E ARC provided by Edelweiss PlusCarter lives with his three younger sisters and harried mother while his father is in the military in Germany. When Mr. Bowles-Fitzpatrick, a trained butler, shows up on a raining morning when the family is out of milk and the dog is throwing up on people's socks and announces that the family's deceased grandfather left funding for him to continue employment helping out while the father is away, the mother takes ad...
  • Jen
    My thanks to NetGalley and Houghton Mifflin Harcourt Children's Book Group/Clarion Books for an eARC copy of this book to read and review.I am personally very disappointed in this book because I read Orbiting Jupiter by the same author of this book and LOVED it. Like I cried, practically push it onto all of my customers and friends and family, etc. So when I saw this book available on NetGalley to request, I was ALL over it. And then when I was a...
  • Misty Wilson read.fine.print
    Gary Schmidt is one of my very favorite authors. This is a brand new one from him and I finished it in two days, and as with all of Schmidt’s books I loved the memorable characters and poignant moments throughout.•In the absence of his father, Carter Jones is taken care of by a Butler. The Butler teaches him how to be a gentleman, how to play Cricket, and most importantly how to love people. The characters are all so relatable and sweet, but ...
  • DaNae
    The premise of this story is dead on wonderful. Inside you find both humor and heart, and maybe too much cricket. I've heard Schmidt speak a couple of times. Both times he has expressed the certainty that his calling to write books that speak to the best of humanity. And here we are, with Mr. Bowels-Fitzpatrick. A man of fervent conviction that asks you to, "Make good decisions, and remember who you are." If I would sum up Schmidt's writings in o...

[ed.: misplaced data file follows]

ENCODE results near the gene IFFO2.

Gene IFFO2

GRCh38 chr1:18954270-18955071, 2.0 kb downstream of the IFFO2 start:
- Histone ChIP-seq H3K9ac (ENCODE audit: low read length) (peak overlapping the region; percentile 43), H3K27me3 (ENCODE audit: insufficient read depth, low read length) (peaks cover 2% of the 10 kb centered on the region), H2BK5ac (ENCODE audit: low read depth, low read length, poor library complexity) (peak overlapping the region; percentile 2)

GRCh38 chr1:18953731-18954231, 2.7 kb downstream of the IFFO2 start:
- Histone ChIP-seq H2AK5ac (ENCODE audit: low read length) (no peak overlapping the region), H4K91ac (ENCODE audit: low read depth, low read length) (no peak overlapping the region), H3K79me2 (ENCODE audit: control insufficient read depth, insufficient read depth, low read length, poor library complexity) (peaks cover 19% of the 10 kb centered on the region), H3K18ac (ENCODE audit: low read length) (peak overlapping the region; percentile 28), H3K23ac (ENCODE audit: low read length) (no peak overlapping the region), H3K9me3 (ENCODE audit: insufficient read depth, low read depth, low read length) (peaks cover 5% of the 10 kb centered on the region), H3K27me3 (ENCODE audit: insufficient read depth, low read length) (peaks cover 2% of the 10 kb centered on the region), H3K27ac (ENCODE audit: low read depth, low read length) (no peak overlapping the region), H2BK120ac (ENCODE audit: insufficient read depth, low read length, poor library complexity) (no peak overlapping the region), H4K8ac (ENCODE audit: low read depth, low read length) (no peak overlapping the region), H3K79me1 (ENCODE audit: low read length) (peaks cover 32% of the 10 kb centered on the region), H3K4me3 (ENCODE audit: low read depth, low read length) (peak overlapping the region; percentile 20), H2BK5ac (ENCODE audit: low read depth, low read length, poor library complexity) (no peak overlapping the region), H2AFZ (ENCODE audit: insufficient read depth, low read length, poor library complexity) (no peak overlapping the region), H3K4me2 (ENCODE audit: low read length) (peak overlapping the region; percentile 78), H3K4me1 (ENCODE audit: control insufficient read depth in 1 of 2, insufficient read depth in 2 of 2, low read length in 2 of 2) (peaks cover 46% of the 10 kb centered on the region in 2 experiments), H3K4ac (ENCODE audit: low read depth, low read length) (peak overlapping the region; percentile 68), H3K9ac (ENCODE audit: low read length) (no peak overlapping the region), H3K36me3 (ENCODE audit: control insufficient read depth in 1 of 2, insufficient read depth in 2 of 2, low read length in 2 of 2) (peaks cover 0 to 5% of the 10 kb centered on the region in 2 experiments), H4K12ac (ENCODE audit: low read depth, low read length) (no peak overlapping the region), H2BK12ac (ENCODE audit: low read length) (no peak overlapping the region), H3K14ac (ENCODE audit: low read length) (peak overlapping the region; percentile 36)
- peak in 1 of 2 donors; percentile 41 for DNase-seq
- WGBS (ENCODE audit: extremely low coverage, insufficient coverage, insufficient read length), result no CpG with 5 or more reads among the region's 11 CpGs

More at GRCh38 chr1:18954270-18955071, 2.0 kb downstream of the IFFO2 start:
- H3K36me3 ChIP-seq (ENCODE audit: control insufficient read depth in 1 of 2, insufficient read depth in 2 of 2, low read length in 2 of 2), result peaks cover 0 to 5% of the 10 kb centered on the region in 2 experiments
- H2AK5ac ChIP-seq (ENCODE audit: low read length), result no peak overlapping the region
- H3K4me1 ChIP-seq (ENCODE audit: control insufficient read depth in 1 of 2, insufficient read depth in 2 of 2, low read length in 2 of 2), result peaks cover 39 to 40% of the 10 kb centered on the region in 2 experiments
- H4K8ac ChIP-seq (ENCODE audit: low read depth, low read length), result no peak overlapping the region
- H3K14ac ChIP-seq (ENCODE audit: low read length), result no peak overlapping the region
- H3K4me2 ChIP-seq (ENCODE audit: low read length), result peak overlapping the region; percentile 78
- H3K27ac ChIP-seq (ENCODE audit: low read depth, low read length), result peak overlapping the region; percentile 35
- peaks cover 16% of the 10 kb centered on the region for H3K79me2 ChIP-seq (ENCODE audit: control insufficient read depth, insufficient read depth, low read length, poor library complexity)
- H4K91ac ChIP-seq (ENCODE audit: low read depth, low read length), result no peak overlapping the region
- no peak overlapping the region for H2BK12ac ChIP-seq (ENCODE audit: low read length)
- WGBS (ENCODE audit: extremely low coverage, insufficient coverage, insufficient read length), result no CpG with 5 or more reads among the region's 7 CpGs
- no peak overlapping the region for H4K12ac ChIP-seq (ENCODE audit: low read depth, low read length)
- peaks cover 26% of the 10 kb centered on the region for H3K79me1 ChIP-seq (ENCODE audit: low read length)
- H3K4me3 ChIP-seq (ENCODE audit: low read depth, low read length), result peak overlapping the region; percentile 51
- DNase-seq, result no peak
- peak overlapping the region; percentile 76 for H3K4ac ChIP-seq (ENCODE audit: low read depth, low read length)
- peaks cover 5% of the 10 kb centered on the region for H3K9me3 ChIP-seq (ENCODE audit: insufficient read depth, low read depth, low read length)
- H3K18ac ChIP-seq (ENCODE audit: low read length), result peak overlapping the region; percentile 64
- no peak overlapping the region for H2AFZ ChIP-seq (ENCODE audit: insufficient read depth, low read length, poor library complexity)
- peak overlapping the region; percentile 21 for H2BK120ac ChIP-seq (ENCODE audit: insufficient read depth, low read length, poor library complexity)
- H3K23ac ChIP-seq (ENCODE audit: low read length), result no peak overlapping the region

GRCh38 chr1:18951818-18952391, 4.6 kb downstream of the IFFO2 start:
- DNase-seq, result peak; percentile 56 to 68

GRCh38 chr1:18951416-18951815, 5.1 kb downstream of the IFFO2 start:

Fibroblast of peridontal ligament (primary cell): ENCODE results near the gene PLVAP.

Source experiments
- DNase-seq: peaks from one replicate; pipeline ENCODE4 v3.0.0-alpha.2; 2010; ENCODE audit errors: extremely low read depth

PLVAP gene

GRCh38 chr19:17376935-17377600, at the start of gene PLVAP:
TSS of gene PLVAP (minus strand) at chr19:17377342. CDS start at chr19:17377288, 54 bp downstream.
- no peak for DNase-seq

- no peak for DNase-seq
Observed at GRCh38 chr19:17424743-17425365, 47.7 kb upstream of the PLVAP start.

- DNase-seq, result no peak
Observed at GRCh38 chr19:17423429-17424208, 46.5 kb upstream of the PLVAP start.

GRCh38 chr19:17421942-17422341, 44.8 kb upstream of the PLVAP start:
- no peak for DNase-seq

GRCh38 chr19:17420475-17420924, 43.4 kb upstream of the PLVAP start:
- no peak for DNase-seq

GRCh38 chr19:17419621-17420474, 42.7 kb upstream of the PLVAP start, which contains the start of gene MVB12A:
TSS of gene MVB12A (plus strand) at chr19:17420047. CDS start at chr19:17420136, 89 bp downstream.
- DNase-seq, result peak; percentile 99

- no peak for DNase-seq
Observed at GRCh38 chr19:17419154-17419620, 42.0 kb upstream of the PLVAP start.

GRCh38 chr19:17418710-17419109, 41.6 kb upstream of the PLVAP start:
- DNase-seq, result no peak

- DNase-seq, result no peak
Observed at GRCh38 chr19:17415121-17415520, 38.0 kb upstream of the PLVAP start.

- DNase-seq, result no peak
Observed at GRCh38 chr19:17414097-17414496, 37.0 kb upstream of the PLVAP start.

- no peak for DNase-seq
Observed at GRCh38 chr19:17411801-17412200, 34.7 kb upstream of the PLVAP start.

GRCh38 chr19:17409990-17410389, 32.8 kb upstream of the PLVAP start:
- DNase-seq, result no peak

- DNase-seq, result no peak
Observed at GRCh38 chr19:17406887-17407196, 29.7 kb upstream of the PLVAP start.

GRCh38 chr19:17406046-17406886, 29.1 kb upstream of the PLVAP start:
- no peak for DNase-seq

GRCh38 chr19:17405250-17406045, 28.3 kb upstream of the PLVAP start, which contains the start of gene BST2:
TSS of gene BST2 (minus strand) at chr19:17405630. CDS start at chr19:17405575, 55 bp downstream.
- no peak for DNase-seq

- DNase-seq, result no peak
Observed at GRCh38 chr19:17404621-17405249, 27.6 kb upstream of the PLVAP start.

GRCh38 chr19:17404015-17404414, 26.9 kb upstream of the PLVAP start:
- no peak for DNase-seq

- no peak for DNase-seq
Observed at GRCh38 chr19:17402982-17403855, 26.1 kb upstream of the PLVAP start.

• Heather Moore
    This story is on the lighter side of Wednesday Wars and Okay for Now, and was a perfect audiobook to listen with my 11 year old. My only beef with the whole book was that the audiobook narrator pronounced Swieteck differently from past narrators — which, at least a little bit, blows the illusion of seamless storytelling. We did love the references to our old friends in Marysville, NY and even though we wished we could hear more from them, it wa...
  • Mary Lee
    2019 Summer Book a Day #4This was a book I did not expect to love or even like, but it snagged me and didn't let go until I finished it. The Butler and his truths, the extended cricket metaphor, the way Carter grows into his true self (with the guidance of The Butler), the amazing craft of the writing (it's Gary Schmidt, after all). Highly recommended.
  • Callie
    I'm a huge Gary D. Schmidt fan, so I was very excited to read his latest book, and it did not disappoint me! This book is definitely on par with The Wednesday Wars and Okay For Now.Carter Jones is going about his chaotic business one morning when a man shows up on his family's doorstep. Apparently his grandfather has died and left the family the services of his butler, with an endowment to pay his salary. Carter isn't sure what to think of the Bu...
  • Laura Gardner